When I was a graduate student in Abilene back in the eighties, I heard Rick Atchley tell a story about the great Russian writer, Alexander Solzhenitsyn. Decades ago, Solzhenitsyn was sentenced to a prison camp in Russia.
Inside that camp, Soviet officials were determined to break Solzhenitsyn’s spirit. Part of their effort consisted of assigning him a job of moving a pile of sand from one spot to another. When he had finished, he was to move it back to the original spot. Solzhenitsyn was ordered to fulfill this mindless task day after day.
Working under a hot sun—sweating and toiling— Solzhenitsyn one day reached the breaking point. He simply dropped his shovel; he couldn't do it anymore. He knew the guards were going to beat him, but he could not go on.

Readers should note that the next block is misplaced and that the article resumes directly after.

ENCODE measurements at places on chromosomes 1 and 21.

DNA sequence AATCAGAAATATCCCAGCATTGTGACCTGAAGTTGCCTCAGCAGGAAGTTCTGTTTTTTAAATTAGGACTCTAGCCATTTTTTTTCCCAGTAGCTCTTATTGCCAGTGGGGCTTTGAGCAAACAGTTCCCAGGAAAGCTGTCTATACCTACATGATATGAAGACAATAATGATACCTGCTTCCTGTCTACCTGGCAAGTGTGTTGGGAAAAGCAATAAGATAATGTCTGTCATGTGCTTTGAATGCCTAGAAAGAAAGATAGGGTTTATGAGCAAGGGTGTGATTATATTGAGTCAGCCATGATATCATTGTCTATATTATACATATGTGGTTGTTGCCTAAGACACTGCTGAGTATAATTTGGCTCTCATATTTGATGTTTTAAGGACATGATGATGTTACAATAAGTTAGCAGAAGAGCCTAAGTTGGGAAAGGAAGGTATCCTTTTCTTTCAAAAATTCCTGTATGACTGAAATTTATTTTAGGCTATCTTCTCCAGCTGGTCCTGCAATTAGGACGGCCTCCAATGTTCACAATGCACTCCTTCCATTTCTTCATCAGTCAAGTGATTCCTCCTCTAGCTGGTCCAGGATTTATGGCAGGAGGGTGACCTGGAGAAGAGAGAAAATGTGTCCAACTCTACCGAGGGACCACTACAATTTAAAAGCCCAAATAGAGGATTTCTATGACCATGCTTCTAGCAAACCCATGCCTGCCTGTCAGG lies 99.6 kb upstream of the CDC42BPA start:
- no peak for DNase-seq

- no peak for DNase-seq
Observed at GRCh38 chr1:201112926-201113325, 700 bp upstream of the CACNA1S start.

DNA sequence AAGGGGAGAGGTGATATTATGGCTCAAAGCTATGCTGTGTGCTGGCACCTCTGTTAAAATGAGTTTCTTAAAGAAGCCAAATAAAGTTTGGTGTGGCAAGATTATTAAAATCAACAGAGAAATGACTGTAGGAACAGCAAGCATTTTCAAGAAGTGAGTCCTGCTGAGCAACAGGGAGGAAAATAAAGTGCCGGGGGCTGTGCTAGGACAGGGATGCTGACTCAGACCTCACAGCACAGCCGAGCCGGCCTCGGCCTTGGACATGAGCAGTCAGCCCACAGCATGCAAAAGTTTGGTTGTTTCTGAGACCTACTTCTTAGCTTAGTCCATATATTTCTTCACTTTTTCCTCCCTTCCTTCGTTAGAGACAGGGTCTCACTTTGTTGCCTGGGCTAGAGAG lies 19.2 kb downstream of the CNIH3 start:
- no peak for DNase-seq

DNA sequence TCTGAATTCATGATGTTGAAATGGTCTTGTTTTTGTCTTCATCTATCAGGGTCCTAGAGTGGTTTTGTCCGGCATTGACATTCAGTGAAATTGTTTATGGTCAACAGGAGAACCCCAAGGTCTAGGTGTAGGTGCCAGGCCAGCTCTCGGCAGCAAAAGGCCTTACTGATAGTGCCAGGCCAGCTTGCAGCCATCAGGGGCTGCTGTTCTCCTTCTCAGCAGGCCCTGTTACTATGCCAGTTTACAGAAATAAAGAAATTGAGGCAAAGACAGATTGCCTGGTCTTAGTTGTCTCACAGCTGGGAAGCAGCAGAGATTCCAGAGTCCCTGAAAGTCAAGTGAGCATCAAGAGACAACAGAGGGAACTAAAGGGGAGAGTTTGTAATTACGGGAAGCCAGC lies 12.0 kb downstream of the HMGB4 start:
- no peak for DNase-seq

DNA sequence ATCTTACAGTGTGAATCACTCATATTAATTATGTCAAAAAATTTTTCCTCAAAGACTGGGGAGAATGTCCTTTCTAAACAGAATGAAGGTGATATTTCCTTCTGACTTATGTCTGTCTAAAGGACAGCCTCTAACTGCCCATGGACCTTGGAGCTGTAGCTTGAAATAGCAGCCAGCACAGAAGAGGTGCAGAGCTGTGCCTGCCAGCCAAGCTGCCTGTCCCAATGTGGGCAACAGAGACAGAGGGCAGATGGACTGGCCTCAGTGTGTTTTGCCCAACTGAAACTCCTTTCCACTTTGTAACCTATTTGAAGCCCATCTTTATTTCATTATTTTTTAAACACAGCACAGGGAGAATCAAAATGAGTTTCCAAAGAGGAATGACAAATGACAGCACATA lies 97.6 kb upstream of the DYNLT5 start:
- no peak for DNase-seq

It was then that one of the other prisoners, a believer in Christ, went to the sand and drew a cross. Then he rubbed it out with his foot before the soldiers could see it.
In that moment, a flood of hope filled Solzhenitsyn’s soul. Thereafter, every time he felt like the world was going to break him, he just remembered that cross.
The curse of the Fall brings you down. The cross lifts you up.